* Middle East airlines saw demand growth fall from 12.0% in January to 8.4% in February. A capacity increase of 11.0% resulted in a load factor of 72.2%. Political unrest in Bahrain, Yemen and Syria is expected to have an impact on the region’s markets in March. These three countries represent about 6% of Middle Eastern traffic and 0.3% of global capacity.
* Africa saw traffic fall by 1.3% compared to February 2010. Against a capacity expansion of 6.9%, load factors fell to 60.4%. Egypt and Tunisia account for 18% of the African market and 0.6% of worldwide capacity. Libya is a further 3% of the African market and 0.1% of global capacity. The impact of political unrest has been severe with absolute traffic (measured by RPKs) falling by 13.1% compared to January levels.
* Latin American airlines were least exposed to volatility in February. Passenger demand increased by 11.8%. This was virtually matched with a capacity expansion of 12.9% allowing the region’s carriers to maintain the strongest load factor among regions at 76.4%.
* February air freight volumes stood at the same level as the pre-recession cycle peak in early 2008. But it was down almost 7% on the high reached in May 2010 at the peak of business re-stocking.
* The industry’s fundamentals are strong. Business confidence, as measured by the purchasing managers’ index, reached its second highest level ever in February.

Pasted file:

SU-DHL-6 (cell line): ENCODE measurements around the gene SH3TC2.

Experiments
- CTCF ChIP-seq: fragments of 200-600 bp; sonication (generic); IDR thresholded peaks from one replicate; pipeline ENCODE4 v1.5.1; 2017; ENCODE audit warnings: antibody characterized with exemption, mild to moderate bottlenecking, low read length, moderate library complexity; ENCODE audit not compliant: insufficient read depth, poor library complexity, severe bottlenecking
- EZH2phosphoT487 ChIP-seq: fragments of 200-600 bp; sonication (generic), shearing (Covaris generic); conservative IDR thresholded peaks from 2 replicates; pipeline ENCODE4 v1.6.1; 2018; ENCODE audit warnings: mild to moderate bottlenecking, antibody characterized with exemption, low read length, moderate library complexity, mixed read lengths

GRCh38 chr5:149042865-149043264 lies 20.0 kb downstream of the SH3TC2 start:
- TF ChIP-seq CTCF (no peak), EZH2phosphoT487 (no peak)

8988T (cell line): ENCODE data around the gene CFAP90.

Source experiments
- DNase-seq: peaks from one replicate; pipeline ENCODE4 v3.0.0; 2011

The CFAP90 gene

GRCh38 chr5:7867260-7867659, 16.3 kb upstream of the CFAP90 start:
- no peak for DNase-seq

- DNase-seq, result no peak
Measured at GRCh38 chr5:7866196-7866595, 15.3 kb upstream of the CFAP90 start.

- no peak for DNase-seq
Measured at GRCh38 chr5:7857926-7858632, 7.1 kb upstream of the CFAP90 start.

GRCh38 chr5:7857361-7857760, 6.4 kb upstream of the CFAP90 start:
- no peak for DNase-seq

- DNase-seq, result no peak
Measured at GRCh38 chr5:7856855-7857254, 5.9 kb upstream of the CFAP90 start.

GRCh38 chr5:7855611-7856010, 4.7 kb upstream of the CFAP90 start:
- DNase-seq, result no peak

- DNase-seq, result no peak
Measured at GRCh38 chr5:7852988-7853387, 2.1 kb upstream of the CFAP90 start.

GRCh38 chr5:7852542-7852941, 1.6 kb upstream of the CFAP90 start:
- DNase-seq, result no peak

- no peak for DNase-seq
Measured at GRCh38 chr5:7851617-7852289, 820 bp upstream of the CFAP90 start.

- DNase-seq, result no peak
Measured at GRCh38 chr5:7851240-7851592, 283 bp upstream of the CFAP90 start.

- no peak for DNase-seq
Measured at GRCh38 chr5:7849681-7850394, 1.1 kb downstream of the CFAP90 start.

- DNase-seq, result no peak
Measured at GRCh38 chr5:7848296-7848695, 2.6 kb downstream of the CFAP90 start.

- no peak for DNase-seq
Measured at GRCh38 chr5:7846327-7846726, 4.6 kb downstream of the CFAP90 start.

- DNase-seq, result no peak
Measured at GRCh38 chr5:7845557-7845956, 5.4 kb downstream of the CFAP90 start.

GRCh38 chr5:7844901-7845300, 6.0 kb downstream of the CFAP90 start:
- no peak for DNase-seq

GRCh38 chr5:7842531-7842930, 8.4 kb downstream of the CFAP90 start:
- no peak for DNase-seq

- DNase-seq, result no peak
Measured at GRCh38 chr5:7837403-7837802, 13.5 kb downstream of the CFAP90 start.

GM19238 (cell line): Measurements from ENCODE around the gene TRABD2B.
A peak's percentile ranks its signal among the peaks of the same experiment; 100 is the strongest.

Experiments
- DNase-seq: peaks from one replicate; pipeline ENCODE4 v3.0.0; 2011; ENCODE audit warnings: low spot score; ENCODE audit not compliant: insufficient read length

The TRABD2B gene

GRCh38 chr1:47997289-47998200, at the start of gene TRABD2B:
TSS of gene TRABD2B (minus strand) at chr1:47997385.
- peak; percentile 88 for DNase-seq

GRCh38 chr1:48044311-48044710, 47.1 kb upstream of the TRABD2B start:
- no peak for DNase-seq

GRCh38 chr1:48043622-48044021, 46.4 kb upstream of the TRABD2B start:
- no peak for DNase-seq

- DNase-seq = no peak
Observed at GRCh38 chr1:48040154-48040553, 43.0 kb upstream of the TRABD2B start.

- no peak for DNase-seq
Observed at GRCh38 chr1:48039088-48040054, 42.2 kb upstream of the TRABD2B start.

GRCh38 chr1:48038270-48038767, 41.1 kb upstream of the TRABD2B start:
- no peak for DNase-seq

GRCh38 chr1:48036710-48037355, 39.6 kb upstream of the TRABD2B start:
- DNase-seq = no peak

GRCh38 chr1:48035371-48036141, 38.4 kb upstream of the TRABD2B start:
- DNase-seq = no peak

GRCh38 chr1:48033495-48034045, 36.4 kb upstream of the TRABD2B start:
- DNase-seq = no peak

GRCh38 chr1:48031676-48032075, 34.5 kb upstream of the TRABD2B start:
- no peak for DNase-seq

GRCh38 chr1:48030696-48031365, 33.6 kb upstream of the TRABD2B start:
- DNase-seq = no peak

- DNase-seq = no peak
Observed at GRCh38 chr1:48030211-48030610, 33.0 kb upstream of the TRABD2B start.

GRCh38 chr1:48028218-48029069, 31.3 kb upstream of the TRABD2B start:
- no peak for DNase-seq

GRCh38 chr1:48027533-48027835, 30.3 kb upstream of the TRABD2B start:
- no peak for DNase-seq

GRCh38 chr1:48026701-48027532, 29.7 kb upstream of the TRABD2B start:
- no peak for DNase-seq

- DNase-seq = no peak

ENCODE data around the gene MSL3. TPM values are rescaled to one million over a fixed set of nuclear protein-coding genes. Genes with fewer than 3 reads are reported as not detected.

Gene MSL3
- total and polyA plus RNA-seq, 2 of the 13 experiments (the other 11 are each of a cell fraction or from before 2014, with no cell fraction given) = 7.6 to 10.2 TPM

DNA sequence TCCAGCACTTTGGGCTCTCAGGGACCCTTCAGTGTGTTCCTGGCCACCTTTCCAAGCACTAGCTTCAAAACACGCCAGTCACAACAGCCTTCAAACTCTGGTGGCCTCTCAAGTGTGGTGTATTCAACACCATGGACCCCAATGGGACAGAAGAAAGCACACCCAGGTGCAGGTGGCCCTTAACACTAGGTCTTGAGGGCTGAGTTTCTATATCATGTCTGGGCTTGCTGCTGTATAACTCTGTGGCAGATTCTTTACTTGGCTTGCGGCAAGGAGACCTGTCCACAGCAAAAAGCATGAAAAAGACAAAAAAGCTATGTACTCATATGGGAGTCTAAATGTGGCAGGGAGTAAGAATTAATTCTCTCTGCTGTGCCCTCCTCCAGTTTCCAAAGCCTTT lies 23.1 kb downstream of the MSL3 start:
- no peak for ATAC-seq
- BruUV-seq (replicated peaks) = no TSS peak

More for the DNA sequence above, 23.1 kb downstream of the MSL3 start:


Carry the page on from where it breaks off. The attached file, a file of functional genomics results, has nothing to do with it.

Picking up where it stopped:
* Air freight carried by Asia-Pacific carriers fell by 4.5% in February. This reflects plant closures associated with Chinese New Year as well as the impact of inflation-fighting measures in the Chinese economy. In terms of volumes, this had the largest impact in slowing global growth to 2.3%—the weakest growth since the beginning of the third quarter in 2009 when annual growth rates turned positive again out of the recession. Compared to January, freight carried by the region’s carriers fell by 6.6%.
* On the back of unrest in Egypt and Tunisia, cargo carried by African carriers fell by 5.7%. In absolute terms, the freight carried by the region’s carriers fell by 8.4% in February compared to January.
* North American carriers saw freight expand by 11.8%, second only to the robust 12.1% expansion by Latin American carriers. European carriers showed weak growth of 6.3%, reflecting the region’s proximity and trade connections with North Africa and the continuing weakness in the European economy.
“The industry situation is volatile and we are watching higher fuel prices carefully. Capacity increases ahead of demand are bringing down load factors for both passenger and cargo operations. Demand is still supported by strong economic fundamentals. But with looser supply and demand conditions, it will be a challenge for airlines to recover the added costs of fuel. Our pathetic 1.4% expected margin for 2011 is under considerable pressure,” said Bisignani.
Based on an average oil price of $96 per barrel, IATA is forecasting fuel to account for 29% of average operating costs with a total fuel bill of $166 billion. For every dollar increase in the price of a barrel of oil, the industry must recover an additional $1.6 billion in added costs.